The last time I moved I said I would never do that again, ever. So I have BIG sympathy for all the pet parents I seem to know who are needing to pack up right now and you have my empathy too. Even if it’s a positive move to start a great new job, move to a dream home, or gain an amazing backyard, moves can be taxing, stressful, and just plain no fun for humans and critters.
Here are some things you might want to consider in advance of the move, at the time of the move, or during the settle in process to try to ease the transition for your pet.
In preparation well before the move:
- Check out the new space with an eye towards your pet’s needs. For example, if you currently use window coverings as part of your management strategy, examine the layout of the new space and determine if you need to get some window film or other supplies to maintain your successful management at the new location. If you use baby gates to cordon off certain spaces, will your existing equipment work in the new space or do you need to get something else before moving in? What might be new spots to set up your pet’s safe space(s)?
- Think about what work may need to be done in the new place once you move in, and determine if it could be done before the pet moves in. Off gassing from paint can be noxious to pets and us, but can be lethal to birds. If you want to do some sprucing, if possible, find a way to do it before you move;
- Start to get the lay of the land in your new neighborhood; e.g. scout out safe/calm places for you and your pet to continue your routine activities;
- Prepare for the actual trip – which might be a short drive or walk, or maybe a long-distance trek, whatever the length get your pet and what they might need for the journey prepped;
- Try to accommodate your pet in your packing plans, assess if your pet will be more comfortable with a slow approach, ie, gradually packing over time, or a quick let’s get it all wrapped up in a day or two, and,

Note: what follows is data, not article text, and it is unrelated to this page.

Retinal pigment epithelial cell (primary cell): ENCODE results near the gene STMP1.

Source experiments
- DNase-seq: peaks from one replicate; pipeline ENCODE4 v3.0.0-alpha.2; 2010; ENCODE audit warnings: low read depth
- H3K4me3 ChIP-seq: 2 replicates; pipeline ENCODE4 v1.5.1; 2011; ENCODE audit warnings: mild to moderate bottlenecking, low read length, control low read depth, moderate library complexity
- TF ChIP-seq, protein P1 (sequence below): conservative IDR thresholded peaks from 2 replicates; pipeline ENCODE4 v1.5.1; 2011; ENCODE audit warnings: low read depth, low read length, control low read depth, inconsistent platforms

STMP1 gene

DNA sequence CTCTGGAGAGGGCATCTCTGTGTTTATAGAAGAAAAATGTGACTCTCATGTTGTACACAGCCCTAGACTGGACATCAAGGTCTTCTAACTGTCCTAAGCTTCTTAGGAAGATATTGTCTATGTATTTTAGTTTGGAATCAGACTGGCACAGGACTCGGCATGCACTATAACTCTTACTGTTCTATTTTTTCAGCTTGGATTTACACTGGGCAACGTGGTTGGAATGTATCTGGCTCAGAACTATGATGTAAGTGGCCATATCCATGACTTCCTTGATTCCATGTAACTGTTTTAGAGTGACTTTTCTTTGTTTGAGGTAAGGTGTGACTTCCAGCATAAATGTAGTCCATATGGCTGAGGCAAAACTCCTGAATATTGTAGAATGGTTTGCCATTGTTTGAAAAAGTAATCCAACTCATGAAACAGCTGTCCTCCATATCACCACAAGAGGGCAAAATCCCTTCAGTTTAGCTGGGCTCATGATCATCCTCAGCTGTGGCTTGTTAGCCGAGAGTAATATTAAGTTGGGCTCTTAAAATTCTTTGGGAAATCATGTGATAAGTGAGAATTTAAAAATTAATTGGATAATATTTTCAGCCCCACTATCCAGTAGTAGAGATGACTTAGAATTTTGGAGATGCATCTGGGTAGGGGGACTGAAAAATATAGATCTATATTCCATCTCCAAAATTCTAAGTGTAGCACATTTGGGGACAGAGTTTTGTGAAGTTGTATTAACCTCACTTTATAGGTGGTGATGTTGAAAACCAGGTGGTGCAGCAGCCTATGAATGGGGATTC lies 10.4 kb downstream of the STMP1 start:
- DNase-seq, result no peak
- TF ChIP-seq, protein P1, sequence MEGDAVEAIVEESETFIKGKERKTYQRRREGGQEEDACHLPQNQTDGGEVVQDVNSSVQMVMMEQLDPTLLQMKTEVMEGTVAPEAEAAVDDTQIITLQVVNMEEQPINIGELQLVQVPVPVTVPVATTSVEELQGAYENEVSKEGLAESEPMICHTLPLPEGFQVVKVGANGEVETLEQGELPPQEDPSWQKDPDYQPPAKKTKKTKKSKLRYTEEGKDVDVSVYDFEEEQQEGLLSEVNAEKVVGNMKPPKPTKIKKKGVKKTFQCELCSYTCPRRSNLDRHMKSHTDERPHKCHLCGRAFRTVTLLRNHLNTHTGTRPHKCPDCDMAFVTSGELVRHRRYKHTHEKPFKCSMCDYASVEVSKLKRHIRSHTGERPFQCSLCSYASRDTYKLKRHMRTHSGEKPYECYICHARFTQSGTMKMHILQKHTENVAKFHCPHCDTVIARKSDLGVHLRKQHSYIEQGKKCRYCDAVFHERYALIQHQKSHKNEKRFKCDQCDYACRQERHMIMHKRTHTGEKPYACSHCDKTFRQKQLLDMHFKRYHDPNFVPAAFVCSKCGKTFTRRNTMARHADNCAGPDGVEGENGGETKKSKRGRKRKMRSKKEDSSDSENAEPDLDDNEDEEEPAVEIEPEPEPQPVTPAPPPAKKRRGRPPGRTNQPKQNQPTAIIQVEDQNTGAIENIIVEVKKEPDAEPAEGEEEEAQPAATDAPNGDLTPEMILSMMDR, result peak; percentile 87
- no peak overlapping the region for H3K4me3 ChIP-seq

- If you have a dog that struggles with strangers, you may want to find a way to have them out of the house if you’re using movers, e.g. can they go to daycare, visit fav human friends or relatives?
Close to move day:
- Pack your pet’s critical items separately and clearly label the box, cause honestly the boxes all start looking the same, i.e. box up food, medication, things you use to deliver meals, safe space bedding, favorite toys, sound masking machines, whatever; the goal is to have handy the critical items you need for your pet to settle in once you arrive.
During the move:
- If your pet that is stressed by people coming and going, setting them up in a backroom with an activity might be less stressful and less of a door-dashing risk; and,
- I find it helpful to explicitly designate who is on ‘pet-duty’, i.e, which of us is monitoring the pets so it doesn’t become the “oh but I thought you were watching out for Boon (one of our dogs)” misunderstanding and something happens because both of us were focused on moving activities resulting in no one was watching the “kids”.
When you get there:
- Try to make it the best place ever for your pet when you arrive: extra special treats, time to explore, stress-relieving activities;
- Pull out all your most effective enrichment strategies to help them establish their routine in the new place;
- Keep an eye out for potential risks – you may not realize your dog will try to dig under the fence until they try to dig under the fence;
- Observe your pet: they might find something unexpectedly spooky (e.g. open backed stairs, unfinished basement or weird sounding radiant heaters) – we can help them if you notice their reactions and behavior – and,
- Know that your management plan may need to be tweaked (e.g. who knew a barky dog was going to be on the same floor of your building?!)–that’s okay, we can help!
- Be kind to yourself and remember, moving is stressful not matter what.
- Look at the phases listed above and map out steps that you might want to consider in your upcoming move.
- If you’d like help tweaking your existing management plan or to build a plan before you move so that everyone is safe and stress is minimized, please reach out to us. We’d love to help!